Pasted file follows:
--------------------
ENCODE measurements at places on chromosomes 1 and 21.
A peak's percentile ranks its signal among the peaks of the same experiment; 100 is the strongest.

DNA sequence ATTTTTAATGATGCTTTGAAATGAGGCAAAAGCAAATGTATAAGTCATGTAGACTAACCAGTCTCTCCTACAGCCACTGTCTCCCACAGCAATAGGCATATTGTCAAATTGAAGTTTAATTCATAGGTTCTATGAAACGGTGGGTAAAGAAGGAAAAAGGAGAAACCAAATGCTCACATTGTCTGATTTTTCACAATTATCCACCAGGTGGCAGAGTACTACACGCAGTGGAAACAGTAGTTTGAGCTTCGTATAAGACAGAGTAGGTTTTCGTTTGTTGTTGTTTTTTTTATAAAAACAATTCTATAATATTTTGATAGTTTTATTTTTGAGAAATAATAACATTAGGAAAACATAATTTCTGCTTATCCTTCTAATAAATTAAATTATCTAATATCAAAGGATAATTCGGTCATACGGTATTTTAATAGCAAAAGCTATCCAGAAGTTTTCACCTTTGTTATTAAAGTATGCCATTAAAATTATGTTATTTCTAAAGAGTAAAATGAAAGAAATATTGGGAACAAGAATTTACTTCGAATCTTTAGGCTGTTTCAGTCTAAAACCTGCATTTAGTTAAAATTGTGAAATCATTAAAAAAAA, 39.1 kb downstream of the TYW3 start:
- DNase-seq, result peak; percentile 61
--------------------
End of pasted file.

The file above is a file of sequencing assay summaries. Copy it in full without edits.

ENCODE measurements at places on chromosomes 1 and 21.
A peak's percentile ranks its signal among the peaks of the same experiment; 100 is the strongest.

DNA sequence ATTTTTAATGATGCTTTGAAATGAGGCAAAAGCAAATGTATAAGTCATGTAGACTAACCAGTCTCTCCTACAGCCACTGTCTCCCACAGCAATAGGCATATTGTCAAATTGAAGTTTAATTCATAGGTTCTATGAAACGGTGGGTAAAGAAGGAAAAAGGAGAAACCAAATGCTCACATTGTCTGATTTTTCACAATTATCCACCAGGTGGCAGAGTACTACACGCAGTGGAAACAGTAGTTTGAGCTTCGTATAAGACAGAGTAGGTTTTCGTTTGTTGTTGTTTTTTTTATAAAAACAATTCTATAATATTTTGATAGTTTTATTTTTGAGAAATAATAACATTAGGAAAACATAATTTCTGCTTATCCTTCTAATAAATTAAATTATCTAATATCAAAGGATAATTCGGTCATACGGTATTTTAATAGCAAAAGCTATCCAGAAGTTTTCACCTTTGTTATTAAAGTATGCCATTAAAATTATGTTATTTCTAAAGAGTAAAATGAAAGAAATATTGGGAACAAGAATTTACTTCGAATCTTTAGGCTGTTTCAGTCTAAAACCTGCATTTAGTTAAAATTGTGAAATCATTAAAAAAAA, 39.1 kb downstream of the TYW3 start:
- DNase-seq, result peak; percentile 61